10. #10
    Join Date
    Oct 2006
    ABQ NM
    Quote Originally Posted by allen levine View Post
    ...The bottom side is off a lot and I figured once I got it rounded, I would flatten it a bit more and make a round mortice to fit the chuck...its turning from a deep bowl into a high dish/platter...
    You still have lots of depth left, assuming the side with the faceplate on it now is the side that ends up being the top of the bowl. As Ted suggested, concentrate your cutting on the bottom of the bowl for now, and create the tenon (or recess, if you prefer) for your chuck. (You can do nearly all of that with the tailstock in place.) If I'm incorrect in my assumption about you wanting the bottom of the bowl to be the side where the bark currently is, now is the time to cut away the bark and make a flat spot for your faceplate.

    Then work your way from the bottom of the bowl to the rim, creating the shape you want. After you have shaped the outside to your liking, remove the faceplate and turn the blank around so you're holding the tenon (or recess) with your chuck. In the process of hollowing out the bowl, you'll cut away all the screw holes in the blank. After the inside of the bowl is shaped to your liking, you'll turn the bowl back around so that the foot is pointed toward the tailstock. That's when you finish the bottom and remove the tenon (or clean up the recess). But we'll save the steps for doing that until later...don't want to overload you with suggestions.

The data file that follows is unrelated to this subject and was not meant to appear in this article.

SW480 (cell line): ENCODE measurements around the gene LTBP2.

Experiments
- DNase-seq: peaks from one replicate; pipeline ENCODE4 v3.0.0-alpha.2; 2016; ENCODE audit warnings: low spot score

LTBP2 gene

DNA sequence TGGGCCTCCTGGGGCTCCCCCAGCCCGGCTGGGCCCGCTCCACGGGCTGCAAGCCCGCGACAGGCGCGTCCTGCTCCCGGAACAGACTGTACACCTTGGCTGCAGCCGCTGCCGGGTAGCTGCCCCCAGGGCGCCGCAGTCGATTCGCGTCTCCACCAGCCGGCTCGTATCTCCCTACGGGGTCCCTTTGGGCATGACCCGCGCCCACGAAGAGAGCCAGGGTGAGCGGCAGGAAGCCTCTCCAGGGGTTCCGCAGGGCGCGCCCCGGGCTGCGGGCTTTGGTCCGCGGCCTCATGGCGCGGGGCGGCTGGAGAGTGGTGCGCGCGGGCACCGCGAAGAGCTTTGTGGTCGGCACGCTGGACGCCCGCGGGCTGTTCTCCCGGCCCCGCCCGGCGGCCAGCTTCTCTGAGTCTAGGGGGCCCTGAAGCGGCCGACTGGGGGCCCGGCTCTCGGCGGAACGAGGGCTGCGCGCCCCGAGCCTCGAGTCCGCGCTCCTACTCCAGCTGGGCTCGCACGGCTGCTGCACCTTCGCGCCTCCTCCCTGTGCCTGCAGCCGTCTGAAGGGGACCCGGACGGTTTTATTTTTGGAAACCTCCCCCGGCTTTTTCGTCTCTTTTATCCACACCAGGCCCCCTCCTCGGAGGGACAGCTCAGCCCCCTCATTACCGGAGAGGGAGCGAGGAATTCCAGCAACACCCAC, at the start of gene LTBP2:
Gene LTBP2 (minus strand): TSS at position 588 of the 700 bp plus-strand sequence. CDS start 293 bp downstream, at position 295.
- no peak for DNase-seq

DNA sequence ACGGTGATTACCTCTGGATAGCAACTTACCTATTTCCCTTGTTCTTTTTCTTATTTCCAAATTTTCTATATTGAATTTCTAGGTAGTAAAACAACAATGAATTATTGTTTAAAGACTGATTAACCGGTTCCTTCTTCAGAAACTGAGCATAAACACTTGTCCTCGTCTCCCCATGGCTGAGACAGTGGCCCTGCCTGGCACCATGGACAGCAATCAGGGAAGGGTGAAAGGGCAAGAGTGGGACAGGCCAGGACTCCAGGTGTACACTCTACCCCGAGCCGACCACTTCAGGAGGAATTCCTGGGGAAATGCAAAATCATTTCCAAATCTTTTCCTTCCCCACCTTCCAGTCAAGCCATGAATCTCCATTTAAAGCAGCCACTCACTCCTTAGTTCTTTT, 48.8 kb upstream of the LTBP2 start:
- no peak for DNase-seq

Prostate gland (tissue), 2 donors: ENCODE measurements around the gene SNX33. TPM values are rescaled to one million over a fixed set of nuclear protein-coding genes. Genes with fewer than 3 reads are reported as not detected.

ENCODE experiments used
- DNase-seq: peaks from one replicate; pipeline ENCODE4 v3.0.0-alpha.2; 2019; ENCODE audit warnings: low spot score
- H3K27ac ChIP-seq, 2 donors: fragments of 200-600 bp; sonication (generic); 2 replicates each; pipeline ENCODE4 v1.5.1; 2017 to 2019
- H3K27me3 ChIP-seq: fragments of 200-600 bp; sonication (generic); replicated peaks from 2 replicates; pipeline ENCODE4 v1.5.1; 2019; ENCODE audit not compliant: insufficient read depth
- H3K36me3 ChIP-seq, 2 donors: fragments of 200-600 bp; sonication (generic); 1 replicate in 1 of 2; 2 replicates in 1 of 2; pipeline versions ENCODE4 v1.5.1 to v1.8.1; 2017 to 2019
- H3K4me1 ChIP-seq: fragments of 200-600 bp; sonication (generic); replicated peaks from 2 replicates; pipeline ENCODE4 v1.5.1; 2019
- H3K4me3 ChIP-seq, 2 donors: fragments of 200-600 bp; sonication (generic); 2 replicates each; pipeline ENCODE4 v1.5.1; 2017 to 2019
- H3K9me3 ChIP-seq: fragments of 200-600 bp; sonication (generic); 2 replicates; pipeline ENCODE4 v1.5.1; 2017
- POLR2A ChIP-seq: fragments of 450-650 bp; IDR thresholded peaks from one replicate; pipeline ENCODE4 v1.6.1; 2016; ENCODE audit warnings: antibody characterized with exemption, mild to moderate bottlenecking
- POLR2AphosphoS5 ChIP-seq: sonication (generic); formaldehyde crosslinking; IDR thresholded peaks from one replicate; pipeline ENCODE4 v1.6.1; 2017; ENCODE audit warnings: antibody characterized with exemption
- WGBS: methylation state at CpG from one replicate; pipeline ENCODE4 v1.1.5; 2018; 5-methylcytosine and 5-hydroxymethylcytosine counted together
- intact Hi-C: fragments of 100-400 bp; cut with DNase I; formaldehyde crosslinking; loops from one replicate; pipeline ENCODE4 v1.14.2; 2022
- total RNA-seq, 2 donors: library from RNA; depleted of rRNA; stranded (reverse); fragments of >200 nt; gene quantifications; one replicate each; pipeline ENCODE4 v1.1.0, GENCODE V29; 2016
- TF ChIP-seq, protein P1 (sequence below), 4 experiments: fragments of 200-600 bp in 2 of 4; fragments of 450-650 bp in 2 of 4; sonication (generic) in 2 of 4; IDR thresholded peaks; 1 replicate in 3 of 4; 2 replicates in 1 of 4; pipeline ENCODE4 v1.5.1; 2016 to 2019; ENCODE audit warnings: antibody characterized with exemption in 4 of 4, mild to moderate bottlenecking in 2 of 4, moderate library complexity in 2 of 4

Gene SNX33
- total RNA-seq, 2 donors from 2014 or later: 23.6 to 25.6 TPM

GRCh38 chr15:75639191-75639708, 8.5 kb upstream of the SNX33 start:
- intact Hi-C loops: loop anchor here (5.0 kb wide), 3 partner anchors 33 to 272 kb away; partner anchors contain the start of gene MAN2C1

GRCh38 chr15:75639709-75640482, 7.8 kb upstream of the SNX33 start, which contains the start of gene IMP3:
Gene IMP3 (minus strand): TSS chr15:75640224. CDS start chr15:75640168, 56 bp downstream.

I'll also echo Jim and suggest trying a gouge instead of the Easy Rougher. I can see from the photos you posted that the carbide cutter is tearing the wet wood fibers instead of cutting them. You might be able to get cleaner cuts with the carbide once you've got things more rounded out, but for now, it's not only beating you up, but it's beating up the blank (and the faceplate screws) too.

    And lastly, I'm sure you've thought of this, but if you use the handheld planer fo maks a flat spot for the faceplate, be sure you've removed any broken-off screws.
    When the going gets weird, the weird turn pro. - Hunter S. Thompson
    When the weird get going, they start their own forum. - Vaughn McMillan